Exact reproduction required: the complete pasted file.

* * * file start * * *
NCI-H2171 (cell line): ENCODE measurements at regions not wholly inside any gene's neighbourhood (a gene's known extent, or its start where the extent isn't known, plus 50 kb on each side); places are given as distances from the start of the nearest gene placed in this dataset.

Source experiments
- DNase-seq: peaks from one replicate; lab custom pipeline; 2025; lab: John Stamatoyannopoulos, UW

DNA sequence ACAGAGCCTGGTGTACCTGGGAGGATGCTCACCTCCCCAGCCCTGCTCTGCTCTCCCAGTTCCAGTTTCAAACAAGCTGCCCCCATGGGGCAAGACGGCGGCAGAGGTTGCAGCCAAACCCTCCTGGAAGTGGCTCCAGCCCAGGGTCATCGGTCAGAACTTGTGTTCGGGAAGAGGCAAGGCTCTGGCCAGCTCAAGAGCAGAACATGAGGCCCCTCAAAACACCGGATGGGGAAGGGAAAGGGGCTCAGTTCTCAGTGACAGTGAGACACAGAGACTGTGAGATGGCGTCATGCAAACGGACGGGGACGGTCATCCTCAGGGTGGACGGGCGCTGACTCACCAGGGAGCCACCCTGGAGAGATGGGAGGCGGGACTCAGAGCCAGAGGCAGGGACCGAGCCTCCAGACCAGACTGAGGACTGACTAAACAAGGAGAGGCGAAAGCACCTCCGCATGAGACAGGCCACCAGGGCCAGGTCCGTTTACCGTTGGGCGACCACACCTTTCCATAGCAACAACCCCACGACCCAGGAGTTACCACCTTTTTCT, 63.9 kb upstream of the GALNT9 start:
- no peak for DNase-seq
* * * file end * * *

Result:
NCI-H2171 (cell line): ENCODE measurements at regions not wholly inside any gene's neighbourhood (a gene's known extent, or its start where the extent isn't known, plus 50 kb on each side); places are given as distances from the start of the nearest gene placed in this dataset.

Source experiments
- DNase-seq: peaks from one replicate; lab custom pipeline; 2025; lab: John Stamatoyannopoulos, UW

DNA sequence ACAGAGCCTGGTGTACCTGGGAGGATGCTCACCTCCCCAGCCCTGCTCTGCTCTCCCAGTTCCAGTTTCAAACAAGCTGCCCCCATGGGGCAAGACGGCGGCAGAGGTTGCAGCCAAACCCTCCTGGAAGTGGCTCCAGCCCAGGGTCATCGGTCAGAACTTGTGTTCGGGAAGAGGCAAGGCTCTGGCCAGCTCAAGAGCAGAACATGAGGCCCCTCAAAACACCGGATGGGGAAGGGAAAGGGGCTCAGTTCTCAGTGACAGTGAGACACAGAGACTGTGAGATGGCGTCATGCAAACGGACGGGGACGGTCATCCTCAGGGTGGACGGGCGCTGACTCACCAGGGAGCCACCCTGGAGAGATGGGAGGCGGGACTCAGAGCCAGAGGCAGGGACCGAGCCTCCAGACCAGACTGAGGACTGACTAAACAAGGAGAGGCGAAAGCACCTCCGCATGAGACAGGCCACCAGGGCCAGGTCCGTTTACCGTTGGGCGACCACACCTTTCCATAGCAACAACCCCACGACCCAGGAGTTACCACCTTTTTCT, 63.9 kb upstream of the GALNT9 start:
- no peak for DNase-seq